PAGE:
"Singapore was selected because they have been willing to hold it, and because they have diplomatic relations with both the U.S. and North Korea. They are one of very few countries that have relationships with both countries," a White House official told CNBC on Thursday.
The city-state of 5.6 million people is an experienced host to major summits involving high-ranking officials from around the world. In 2015, it was the chosen site for a milestone meeting between Chinese President Xi Jinping and former Taiwanese President Ma Ying-jeou.
"We did not put our hand up, but we were asked," the country's minister for foreign affairs, Vivian Balakrishnan, told reporters on Tuesday during a working visit to Washington.
"The Americans approached us first. The North Koreans subsequently came to us," he added, according to a transcript of the interview. "I think Singaporeans can be proud. Proud that we've been chosen because they know that we are neutral, reliable, trustworthy and secure."
Restrictions on demonstrations
Singapore has strict laws that limit public demonstrations. A police permit is needed to hold public assemblies in the country. A park area known as the Speakers' Corner in downtown Singapore is the only place where demonstrations can be held without a permit, but other restrictions apply: An approval must be sought and foreigners must not participate.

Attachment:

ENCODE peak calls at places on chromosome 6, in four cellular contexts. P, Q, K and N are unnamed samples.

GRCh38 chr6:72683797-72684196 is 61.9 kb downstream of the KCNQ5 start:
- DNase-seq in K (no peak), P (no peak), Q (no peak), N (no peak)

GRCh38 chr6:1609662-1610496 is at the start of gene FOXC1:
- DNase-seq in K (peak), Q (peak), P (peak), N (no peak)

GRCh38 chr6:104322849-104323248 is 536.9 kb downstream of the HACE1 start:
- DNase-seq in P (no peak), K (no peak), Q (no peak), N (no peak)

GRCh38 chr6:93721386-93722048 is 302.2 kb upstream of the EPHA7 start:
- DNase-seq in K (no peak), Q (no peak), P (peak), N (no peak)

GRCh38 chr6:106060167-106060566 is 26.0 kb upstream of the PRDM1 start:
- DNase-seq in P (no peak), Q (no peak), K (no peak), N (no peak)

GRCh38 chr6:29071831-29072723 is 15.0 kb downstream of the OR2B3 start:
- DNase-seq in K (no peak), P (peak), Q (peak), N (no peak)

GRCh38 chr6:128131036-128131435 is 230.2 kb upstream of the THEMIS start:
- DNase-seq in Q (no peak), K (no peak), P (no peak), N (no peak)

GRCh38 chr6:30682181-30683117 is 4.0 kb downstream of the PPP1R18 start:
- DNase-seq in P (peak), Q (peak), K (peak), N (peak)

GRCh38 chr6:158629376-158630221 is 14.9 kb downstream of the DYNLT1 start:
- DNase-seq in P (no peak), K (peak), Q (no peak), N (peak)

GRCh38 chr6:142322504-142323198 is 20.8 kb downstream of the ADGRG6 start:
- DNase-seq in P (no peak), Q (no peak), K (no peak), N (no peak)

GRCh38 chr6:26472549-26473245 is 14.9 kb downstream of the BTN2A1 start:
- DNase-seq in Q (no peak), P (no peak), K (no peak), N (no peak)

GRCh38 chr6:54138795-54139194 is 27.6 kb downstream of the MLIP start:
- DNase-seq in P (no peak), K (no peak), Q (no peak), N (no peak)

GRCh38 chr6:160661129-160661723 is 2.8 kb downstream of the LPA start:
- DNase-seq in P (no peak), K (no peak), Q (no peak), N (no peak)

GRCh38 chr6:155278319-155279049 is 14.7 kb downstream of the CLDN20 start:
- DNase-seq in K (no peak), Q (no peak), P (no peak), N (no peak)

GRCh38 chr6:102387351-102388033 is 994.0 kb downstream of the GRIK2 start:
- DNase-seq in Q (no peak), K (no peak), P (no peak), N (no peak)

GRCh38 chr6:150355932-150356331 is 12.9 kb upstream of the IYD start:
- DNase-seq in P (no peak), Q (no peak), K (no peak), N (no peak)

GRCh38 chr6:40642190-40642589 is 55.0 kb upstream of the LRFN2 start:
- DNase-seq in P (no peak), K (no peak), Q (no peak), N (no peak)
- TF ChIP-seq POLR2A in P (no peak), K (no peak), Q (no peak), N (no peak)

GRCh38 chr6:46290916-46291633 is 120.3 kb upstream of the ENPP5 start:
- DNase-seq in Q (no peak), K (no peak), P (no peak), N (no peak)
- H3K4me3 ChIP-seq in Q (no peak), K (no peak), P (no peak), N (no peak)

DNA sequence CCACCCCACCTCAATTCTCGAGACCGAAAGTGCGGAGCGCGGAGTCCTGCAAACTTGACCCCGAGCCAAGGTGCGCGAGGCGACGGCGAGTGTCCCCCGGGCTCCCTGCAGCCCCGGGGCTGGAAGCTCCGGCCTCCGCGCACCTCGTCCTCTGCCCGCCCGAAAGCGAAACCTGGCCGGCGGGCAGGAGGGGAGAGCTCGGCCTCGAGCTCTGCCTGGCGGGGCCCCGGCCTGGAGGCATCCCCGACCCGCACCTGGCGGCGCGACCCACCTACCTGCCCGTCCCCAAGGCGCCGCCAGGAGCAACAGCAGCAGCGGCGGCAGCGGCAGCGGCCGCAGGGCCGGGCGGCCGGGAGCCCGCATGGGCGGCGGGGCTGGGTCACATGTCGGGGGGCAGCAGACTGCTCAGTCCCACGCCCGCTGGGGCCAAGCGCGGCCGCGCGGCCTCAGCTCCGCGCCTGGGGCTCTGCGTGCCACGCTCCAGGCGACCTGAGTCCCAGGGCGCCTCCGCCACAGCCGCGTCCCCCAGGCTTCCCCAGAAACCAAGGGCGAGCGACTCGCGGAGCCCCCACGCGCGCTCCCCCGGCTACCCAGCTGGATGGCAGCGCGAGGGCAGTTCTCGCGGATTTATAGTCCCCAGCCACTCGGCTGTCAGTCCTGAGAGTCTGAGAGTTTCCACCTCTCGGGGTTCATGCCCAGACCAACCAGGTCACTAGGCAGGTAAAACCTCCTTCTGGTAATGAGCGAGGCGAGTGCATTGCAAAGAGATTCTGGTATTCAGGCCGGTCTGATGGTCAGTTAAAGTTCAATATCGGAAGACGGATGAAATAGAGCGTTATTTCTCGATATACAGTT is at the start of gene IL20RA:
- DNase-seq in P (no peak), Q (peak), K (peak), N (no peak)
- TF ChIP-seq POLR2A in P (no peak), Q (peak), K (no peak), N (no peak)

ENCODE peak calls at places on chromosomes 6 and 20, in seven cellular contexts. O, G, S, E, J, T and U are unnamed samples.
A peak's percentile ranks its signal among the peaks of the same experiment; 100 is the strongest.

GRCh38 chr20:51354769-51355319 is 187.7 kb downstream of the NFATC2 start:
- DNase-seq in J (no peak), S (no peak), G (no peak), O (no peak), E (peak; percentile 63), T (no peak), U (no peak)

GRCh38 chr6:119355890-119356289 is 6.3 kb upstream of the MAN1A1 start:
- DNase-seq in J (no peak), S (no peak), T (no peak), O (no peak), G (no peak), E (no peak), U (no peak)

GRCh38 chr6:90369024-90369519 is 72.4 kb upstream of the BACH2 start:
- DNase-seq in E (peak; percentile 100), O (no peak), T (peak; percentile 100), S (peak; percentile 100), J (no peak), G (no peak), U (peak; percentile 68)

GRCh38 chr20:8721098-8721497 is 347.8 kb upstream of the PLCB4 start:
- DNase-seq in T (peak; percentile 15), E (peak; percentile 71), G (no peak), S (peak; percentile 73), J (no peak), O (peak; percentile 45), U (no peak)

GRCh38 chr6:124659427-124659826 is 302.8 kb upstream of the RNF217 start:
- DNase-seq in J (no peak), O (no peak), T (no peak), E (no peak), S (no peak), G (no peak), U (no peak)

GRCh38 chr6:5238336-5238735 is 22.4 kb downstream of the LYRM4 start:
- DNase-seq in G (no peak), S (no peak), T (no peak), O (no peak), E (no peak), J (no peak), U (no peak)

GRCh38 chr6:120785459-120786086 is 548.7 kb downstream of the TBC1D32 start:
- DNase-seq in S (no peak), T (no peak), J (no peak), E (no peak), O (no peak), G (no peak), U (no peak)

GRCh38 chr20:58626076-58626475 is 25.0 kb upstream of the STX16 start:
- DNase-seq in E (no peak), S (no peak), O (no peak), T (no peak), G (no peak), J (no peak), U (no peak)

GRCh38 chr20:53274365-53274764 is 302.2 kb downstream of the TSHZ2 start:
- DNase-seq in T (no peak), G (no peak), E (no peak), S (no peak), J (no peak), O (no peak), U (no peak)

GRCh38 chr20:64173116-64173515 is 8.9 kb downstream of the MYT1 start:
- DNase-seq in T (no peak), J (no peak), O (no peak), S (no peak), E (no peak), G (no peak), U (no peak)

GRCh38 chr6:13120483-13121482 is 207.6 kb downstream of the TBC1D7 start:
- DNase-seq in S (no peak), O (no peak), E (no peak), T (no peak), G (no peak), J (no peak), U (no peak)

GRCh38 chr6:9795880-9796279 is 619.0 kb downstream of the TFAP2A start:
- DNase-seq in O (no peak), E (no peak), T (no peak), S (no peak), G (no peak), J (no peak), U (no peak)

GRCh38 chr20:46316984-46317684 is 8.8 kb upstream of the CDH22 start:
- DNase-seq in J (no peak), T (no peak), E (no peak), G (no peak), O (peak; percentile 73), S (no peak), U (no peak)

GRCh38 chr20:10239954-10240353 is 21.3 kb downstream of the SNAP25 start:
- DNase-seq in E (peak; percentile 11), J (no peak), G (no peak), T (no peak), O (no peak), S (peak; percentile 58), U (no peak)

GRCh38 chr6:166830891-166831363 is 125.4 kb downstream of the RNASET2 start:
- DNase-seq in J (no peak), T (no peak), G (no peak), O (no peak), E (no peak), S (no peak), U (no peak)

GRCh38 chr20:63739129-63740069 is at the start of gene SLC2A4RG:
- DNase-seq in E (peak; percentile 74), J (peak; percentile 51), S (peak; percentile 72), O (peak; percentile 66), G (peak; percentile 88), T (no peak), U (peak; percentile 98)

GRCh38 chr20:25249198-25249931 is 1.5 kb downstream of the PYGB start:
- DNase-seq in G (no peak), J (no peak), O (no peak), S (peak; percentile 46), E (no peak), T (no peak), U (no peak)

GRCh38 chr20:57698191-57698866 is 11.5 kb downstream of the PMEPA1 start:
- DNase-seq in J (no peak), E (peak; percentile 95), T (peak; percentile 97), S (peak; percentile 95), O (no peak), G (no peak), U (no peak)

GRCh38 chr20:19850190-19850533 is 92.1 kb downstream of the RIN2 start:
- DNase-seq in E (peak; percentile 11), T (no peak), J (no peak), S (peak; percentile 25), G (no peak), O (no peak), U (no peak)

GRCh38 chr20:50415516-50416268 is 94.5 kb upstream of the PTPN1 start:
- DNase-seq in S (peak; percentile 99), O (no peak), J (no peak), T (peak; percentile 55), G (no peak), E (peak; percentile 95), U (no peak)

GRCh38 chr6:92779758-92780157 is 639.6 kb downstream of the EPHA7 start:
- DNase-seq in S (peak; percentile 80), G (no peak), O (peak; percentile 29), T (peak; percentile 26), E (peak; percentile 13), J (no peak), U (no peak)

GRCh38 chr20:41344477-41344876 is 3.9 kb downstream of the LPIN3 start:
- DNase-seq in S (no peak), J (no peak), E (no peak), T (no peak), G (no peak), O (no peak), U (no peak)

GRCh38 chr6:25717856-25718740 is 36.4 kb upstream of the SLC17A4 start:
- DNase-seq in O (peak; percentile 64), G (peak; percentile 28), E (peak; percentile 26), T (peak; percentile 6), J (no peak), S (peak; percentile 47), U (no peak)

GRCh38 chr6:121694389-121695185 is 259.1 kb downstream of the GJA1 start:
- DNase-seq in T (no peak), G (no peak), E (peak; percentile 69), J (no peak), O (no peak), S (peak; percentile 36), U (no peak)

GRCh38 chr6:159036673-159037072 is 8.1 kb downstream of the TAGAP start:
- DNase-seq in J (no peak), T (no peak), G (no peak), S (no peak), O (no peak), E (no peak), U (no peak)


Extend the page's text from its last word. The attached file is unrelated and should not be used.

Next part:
Trump and Kim will meet on Sentosa, a smaller island off the coast of Singapore's main island.
When CNBC asked whether limits on protests in Singapore played a role in its choice of Singapore, the White House official said Washington has "conveyed our views and believe in freedom of the press."
"We're grateful to them for hosting. [Selecting Singapore] has to do with their willingness and graciousness in hosting and the fact that the North Koreans are willing to do it there," the official added.
A Kim Jong Un impersonator from Australia who uses the name Howard X told Reuters on Friday that he was detained by Singaporean authorities upon arrival at the city's airport and asked about his "political views."
Singaporean authorities did not have immediate comment on that matter, Reuters said.
Singapore's security capabilities make it a logical choice for the event, Joshua Kurlantzick, a senior fellow for Southeast Asia at the Council on Foreign Relations, wrote in a Wednesday note.
"The city-state's diplomatic corps and security and intelligence personnel are highly respected globally and shown repeatedly that they can host a major summit without allowing any significant security or intelligence slip-ups," he said.
— CNBC's Eamon Javers contributed reporting.